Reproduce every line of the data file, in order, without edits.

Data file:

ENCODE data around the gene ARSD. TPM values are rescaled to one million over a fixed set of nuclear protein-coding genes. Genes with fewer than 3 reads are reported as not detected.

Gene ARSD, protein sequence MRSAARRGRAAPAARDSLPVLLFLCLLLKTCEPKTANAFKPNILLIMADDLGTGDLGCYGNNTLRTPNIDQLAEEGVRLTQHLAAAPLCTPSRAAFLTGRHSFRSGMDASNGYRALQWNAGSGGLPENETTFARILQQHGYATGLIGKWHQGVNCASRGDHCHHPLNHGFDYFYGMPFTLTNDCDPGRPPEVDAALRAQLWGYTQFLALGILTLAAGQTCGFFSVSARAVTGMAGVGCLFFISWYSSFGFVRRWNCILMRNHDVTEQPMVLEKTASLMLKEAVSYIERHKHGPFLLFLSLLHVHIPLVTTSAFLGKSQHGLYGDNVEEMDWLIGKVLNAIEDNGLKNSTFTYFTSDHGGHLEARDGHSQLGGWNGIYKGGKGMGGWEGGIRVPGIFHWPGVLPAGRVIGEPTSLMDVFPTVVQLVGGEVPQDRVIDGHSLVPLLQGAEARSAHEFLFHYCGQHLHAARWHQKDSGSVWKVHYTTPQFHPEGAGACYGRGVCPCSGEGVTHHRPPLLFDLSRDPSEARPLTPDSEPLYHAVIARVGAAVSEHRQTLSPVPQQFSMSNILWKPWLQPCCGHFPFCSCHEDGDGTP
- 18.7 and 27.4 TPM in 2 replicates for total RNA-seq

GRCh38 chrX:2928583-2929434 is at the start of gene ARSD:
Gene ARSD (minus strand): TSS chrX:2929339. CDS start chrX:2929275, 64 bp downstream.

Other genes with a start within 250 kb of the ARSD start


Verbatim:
ENCODE data around the gene ARSD. TPM values are rescaled to one million over a fixed set of nuclear protein-coding genes. Genes with fewer than 3 reads are reported as not detected.

Gene ARSD, protein sequence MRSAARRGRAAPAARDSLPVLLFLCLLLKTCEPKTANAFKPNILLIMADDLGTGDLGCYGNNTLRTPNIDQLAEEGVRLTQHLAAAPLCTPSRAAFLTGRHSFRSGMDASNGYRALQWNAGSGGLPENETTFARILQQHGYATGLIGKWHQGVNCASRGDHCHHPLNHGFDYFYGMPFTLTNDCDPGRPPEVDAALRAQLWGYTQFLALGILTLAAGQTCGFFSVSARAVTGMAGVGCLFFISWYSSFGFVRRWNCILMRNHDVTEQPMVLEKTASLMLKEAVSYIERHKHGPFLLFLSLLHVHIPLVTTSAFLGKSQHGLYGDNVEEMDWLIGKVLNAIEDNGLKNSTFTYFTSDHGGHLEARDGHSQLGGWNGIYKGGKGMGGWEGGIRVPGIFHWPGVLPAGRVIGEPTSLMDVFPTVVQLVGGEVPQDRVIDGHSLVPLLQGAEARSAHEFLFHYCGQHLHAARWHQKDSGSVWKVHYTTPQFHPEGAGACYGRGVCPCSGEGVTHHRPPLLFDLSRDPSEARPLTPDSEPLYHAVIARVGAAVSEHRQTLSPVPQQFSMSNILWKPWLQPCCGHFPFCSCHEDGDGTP
- 18.7 and 27.4 TPM in 2 replicates for total RNA-seq

GRCh38 chrX:2928583-2929434 is at the start of gene ARSD:
Gene ARSD (minus strand): TSS chrX:2929339. CDS start chrX:2929275, 64 bp downstream.

Other genes with a start within 250 kb of the ARSD start